Alex Lucas is everywhere in Bristol, a street art celebrity. Even if people in the city don’t know her by name, they will almost certainly have seen her work, and will recollect it if you describe it to them.
This is a recent piece that I was lucky enough to see as the shutters were down when I happened to be passing by – something that doesn’t seem to work out for me too often because I do most of my walking and photographing during daylight hours.
What a great advert these beautiful butterflies are for the Independent Desigh Collective which sets out to feature and promote designers and makers from the local area. Maybe one day I’ll come knocking on their door/shutters.
I met Falko One in East Street on the Sunday of Upfest. It was early in the morning and showers were threatening. He had already started on the first of three commissioned elephants he was planning to complete in the day, but was doubtful because of the rain. This is a man who likes to paint elephants, and he does it really well.
Falko One it turns out is one of the most well known street artists in South Africa and has been working for almost thirty years inspiring others and growing the graffiti culture there. He is best known for his elephants.
As with several other pieces at Upfest, it was great to see the artist in action and how he went about creating his piece. I think what you see here is someone very much at ease with the subject. He has a great understanding of the proportions, shape and movement of elephants and can create these amazing pieces in no time at all.
The colours and shading, also bring a unique aspect to his art. I mean who ever saw a pink elephant before…hic?
Oze Arv was a very busy man during his short stay in Bristol for Upfest. This Portuguese artist from Lisbon uses patterns to mix expression and graphics. His style is instantly recognisable, as you will see as I post all of the work he left behind for Bristolians.
This is a lovely shutter piece on North Street, one of two ‘official’ pieces he sprayed for Upfest. Shutters are always hard, but he has been smart with this one, laying down a white background, which lifts the whole piece really well. I think most of his work tends to include the natural world.
I like the combination of the abstract and natural, I think it works well. I caught up with him for a few minutes, and he seemed like a really nice guy, happy to chat about his work. Lots more to come.
This is another piece that has been waiting and waiting in my archive and which I can at last write about, having recently found out who the artist is. The artist has been something of a mystery, and I have posted two of his pieces here before, the sinister cat and scary clown. It is of course Dose, AKA Kin Dose, AKA Nick Harvey.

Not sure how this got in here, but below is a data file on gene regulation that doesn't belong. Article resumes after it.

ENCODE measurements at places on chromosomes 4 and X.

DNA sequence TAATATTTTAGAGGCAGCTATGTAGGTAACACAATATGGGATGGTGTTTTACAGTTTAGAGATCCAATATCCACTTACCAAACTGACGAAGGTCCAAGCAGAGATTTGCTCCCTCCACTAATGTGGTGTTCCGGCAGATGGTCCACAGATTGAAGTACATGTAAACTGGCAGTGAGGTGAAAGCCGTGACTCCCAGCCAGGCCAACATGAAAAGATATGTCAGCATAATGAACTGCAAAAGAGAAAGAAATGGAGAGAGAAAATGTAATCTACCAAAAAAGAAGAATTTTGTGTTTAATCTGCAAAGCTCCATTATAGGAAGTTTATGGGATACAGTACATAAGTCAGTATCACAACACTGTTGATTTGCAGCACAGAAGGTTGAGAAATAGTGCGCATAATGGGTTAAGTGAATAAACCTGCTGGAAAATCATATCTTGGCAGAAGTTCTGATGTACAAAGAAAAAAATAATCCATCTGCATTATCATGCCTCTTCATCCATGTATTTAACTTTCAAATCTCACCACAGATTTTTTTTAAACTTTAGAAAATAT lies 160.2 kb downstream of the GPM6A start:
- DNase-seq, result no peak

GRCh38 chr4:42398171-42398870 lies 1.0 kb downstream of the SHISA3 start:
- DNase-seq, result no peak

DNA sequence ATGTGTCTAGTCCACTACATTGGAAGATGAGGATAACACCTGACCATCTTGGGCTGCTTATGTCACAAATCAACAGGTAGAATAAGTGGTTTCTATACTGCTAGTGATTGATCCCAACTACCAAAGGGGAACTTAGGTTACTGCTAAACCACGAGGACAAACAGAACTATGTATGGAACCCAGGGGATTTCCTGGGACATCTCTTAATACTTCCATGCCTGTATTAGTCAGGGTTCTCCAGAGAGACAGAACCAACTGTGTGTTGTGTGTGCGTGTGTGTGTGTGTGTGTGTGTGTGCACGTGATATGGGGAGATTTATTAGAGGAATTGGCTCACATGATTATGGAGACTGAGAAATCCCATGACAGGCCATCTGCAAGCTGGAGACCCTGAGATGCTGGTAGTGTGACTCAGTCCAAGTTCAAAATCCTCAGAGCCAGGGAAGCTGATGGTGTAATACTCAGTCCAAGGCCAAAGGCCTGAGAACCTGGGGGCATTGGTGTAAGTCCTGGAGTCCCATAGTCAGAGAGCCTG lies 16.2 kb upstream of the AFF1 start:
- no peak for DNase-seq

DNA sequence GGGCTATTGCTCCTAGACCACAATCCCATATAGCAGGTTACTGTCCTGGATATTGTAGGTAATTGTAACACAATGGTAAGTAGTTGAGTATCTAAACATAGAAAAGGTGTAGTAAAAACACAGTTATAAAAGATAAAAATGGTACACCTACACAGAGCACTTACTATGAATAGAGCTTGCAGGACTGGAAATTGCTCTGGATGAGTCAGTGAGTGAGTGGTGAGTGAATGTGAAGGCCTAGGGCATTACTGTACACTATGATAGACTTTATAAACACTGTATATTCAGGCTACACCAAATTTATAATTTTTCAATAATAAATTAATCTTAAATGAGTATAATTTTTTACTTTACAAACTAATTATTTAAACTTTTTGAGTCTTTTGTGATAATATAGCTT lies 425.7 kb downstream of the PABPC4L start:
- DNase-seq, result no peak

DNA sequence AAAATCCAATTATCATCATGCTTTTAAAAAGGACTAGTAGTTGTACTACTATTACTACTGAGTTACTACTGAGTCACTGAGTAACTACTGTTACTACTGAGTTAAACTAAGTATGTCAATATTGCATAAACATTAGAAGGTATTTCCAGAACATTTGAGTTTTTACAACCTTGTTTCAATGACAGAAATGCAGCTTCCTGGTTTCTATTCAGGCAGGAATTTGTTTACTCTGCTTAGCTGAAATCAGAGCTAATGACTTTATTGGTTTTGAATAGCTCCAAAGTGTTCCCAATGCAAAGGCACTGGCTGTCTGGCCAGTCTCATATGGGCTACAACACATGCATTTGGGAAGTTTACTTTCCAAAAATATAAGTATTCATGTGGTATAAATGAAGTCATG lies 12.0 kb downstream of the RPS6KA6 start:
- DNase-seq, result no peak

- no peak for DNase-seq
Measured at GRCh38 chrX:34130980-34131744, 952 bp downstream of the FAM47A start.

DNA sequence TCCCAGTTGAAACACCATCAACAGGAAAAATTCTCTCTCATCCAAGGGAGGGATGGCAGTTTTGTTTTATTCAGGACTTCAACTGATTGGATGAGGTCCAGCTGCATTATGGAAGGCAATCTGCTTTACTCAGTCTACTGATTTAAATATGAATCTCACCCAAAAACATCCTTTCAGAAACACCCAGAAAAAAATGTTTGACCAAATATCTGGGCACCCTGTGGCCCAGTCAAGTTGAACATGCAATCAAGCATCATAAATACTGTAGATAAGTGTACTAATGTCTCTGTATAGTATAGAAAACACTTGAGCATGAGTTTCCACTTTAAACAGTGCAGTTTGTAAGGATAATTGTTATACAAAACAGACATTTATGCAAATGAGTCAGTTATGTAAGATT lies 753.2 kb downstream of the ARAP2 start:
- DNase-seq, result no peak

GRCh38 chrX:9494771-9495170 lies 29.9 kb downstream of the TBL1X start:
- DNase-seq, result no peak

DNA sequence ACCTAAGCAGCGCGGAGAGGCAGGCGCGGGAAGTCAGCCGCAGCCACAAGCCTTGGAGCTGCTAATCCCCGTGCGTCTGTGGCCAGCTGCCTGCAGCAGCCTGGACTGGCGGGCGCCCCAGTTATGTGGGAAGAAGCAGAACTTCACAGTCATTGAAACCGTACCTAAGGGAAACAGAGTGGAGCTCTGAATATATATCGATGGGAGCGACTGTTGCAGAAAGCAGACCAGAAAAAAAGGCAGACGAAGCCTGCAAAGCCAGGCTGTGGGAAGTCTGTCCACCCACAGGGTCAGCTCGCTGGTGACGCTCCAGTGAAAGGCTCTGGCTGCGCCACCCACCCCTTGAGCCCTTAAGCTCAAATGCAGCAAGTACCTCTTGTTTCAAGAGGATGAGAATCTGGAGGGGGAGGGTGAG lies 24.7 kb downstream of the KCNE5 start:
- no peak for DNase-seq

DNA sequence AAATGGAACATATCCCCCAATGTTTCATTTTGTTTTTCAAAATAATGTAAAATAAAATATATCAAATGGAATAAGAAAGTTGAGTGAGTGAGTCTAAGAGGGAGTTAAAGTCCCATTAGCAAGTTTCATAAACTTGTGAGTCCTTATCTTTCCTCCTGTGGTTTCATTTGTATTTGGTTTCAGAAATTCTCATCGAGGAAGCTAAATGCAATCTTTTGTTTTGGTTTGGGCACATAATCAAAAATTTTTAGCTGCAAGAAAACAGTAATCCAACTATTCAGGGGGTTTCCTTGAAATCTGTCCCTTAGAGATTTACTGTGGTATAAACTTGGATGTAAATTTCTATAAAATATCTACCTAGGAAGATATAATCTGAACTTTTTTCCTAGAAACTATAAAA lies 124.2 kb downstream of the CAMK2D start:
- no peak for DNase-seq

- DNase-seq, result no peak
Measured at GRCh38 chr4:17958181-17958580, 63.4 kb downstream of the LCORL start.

I found out who he was by accident. I saw a poster advertising an art exhibition in the main street close to where I live, and there was the sinister cat on the poster, so I took a closer look. There was more information that helped me to track down Kin Dose on Instagram. Once on his feed, I looked through his work, and there was this piece…mystery solved.
Kin Dose is clearly extremely talented and versatile. I’ve not yet been to his exhibition (at the time of writing) but hope to get there before it closes.
A little while ago Frankie Beane posted a piece by Telmo Miel which was absolutely stunning. We had a short exchange of comments, and I looked into whether or not Telmo Miel had been to Bristol for Upfest. It turns out they have been a couple of times before, the last of which was in 2015. It also just so happens that I photographed their shutter piece not knowing who they were, and only now am I able to share it.
Telmo Miel is/are two artists who paint as one. This was the Dutch duo’s biography from the Upfest website:
‘Telmo Pieper and Miel Krutzmann are the names behind Telmo Miel artistic machinery. Telmo Pieper was born in Rotterdam, Netherlands where he graduated from the Willem de Kooning Academy. He is a creator, image maker and a contemporary graffiti artist. Miel Krutzmann also received his degree from the Academy in Rotterdam, and he is a mural painter and illustrator, who started drawing as a child and never stopped. Together, they share a fascination for (sur)realistic imagery and are currently making life-sized wall paintings using spray-paint all over the globe.’
I hope they return soon as their work is actually rather good.
Sometimes collaborations really work well, and this beauty between Decay and John D’oh is quite a beauty. Half way along North Street, I first saw it during Upfest (it was a weekend and the shutters were down) although I don’t think it was sprayed for the festival.
It is a striking shutter piece and John D’oh’s stencil is rather special. I am not sure who it is of, but it works so well with the colours favoured by Decay. For me this is a special Bristol piece to be treasured.
There was an underlying theme to Upfest 2016 and that was the emergence of ‘Mr Graff’. This was a playful idea where Cheo was asked to create Mr Graff in the style of Roger Hargreaves ‘Mr Men’. Other artists were encouraged to play with the idea, and several did exactly that.
This piece ‘Mr Impossible’, is by the colourful and talented Loch Ness who specialises in psychedelic and surreal imagery. His pieces often have a host of playful characters sprayed in a multitude of great colours. Loch Ness also sprayed another piece at the school during the festival, but I don’t have a picture of the completed work, which was still behind scaffolding when I caught up with him for a chat. His work brightens up the dullness around us.